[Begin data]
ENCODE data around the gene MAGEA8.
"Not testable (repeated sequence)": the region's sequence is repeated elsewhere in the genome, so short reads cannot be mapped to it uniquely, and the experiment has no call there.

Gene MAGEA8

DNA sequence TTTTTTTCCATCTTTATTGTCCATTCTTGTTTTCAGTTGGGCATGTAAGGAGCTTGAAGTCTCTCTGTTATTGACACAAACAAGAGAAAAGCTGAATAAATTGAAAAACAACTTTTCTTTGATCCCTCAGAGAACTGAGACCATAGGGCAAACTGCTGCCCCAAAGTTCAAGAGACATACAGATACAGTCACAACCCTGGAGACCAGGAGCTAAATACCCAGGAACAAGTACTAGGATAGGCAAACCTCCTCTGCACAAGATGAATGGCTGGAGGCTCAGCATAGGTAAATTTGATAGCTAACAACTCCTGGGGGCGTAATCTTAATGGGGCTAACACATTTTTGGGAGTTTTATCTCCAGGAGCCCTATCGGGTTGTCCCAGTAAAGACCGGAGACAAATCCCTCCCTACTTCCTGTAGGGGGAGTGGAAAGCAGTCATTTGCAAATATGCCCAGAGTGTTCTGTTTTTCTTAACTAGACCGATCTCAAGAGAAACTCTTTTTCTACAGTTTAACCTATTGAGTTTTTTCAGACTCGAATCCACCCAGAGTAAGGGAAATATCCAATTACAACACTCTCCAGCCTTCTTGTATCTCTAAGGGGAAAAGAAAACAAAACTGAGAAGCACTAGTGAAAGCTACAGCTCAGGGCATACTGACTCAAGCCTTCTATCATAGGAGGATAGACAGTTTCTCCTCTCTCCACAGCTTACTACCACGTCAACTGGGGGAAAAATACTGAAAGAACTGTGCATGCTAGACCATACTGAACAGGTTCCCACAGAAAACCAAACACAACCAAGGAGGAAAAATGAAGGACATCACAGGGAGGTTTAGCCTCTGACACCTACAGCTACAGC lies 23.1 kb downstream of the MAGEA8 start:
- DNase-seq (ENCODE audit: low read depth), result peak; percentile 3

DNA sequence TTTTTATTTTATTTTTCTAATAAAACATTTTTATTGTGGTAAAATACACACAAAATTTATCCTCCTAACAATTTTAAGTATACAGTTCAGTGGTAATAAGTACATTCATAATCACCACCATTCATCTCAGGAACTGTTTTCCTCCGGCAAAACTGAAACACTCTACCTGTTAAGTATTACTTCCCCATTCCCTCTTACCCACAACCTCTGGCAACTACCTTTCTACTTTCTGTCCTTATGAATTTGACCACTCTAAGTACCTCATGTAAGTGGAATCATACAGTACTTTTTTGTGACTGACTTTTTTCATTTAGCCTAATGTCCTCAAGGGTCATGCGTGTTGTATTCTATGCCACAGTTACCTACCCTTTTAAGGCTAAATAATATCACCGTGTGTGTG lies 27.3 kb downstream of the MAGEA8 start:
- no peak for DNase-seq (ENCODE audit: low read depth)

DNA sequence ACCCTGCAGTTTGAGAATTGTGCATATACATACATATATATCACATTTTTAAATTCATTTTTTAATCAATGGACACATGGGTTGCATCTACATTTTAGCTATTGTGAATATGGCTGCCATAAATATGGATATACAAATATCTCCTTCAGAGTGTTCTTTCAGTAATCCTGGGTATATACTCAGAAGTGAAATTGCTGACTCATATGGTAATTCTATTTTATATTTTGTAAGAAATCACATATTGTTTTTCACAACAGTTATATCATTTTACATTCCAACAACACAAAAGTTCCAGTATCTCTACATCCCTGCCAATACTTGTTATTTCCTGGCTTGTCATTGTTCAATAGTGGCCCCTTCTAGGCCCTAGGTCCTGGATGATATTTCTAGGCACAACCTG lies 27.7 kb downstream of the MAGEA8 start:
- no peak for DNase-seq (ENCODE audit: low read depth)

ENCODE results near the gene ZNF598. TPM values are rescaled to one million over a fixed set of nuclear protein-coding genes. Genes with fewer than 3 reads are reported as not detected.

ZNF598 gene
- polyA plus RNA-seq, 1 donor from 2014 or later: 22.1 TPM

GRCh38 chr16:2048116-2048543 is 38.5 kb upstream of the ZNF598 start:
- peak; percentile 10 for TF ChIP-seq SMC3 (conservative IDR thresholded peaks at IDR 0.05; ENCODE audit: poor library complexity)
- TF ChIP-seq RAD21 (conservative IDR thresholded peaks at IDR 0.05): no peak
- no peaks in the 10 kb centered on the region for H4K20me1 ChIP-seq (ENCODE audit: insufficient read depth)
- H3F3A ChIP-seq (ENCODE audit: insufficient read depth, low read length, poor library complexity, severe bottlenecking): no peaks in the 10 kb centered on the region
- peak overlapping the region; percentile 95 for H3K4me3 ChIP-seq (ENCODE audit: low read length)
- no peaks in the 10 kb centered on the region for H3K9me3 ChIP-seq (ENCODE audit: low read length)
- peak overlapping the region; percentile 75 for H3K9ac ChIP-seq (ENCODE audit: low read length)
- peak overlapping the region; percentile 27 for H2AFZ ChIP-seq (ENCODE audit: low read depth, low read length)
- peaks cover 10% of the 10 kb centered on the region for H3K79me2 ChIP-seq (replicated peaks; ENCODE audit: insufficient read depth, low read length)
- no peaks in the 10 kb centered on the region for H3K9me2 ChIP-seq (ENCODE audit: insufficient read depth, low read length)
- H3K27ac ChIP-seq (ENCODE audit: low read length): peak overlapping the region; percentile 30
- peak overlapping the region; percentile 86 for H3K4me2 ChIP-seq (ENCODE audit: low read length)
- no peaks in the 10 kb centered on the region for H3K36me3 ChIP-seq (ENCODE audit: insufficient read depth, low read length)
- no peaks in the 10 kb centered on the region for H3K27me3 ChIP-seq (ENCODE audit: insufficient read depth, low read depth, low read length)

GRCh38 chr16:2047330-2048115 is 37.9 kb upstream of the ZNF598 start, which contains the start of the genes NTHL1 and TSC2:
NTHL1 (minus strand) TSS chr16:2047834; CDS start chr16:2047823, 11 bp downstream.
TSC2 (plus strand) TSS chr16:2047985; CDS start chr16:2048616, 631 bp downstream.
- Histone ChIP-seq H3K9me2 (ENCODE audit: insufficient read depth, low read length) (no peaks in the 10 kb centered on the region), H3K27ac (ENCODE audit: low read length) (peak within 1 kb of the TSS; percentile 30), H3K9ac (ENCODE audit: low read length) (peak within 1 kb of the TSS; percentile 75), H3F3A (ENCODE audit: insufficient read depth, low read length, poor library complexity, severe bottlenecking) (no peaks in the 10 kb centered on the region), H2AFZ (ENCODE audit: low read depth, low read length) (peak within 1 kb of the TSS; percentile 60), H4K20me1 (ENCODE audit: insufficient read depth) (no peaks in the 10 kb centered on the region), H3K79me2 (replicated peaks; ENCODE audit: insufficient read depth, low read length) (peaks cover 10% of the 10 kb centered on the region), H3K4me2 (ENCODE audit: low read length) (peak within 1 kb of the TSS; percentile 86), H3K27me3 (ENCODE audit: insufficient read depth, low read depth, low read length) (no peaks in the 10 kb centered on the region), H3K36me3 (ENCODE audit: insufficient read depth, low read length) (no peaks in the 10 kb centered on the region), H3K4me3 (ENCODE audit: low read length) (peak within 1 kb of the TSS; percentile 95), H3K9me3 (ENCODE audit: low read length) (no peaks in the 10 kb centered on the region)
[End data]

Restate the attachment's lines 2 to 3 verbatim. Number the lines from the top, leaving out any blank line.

"Not testable (repeated sequence)": the region's sequence is repeated elsewhere in the genome, so short reads cannot be mapped to it uniquely, and the experiment has no call there.

Gene MAGEA8